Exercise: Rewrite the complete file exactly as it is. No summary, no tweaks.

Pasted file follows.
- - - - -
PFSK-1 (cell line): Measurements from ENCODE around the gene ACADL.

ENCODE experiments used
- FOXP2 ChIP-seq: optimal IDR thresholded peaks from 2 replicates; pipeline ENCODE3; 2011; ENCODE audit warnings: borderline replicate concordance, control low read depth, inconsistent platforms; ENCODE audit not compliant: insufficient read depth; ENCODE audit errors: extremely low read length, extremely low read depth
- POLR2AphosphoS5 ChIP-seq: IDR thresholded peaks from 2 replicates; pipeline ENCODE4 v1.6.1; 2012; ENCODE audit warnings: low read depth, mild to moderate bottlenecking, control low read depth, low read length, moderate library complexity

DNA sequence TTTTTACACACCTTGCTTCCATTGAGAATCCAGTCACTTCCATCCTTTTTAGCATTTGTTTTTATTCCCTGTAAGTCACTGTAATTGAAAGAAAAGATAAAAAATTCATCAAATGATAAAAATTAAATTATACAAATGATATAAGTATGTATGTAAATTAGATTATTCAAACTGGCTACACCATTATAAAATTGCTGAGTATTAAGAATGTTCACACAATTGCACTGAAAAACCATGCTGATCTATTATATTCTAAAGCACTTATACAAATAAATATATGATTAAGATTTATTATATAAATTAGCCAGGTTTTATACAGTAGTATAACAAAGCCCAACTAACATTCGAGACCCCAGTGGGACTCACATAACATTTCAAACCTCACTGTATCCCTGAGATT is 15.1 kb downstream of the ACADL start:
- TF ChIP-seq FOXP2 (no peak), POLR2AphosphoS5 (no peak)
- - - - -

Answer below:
PFSK-1 (cell line): Measurements from ENCODE around the gene ACADL.

ENCODE experiments used
- FOXP2 ChIP-seq: optimal IDR thresholded peaks from 2 replicates; pipeline ENCODE3; 2011; ENCODE audit warnings: borderline replicate concordance, control low read depth, inconsistent platforms; ENCODE audit not compliant: insufficient read depth; ENCODE audit errors: extremely low read length, extremely low read depth
- POLR2AphosphoS5 ChIP-seq: IDR thresholded peaks from 2 replicates; pipeline ENCODE4 v1.6.1; 2012; ENCODE audit warnings: low read depth, mild to moderate bottlenecking, control low read depth, low read length, moderate library complexity

DNA sequence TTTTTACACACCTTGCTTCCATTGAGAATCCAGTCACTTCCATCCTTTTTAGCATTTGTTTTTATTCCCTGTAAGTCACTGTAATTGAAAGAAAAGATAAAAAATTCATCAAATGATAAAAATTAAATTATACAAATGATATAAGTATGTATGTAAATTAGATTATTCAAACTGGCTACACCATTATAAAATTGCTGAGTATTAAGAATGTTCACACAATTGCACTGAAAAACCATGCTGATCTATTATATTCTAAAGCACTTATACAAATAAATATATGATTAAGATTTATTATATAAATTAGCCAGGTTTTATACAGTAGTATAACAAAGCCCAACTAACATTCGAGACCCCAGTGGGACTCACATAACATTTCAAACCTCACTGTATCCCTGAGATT is 15.1 kb downstream of the ACADL start:
- TF ChIP-seq FOXP2 (no peak), POLR2AphosphoS5 (no peak)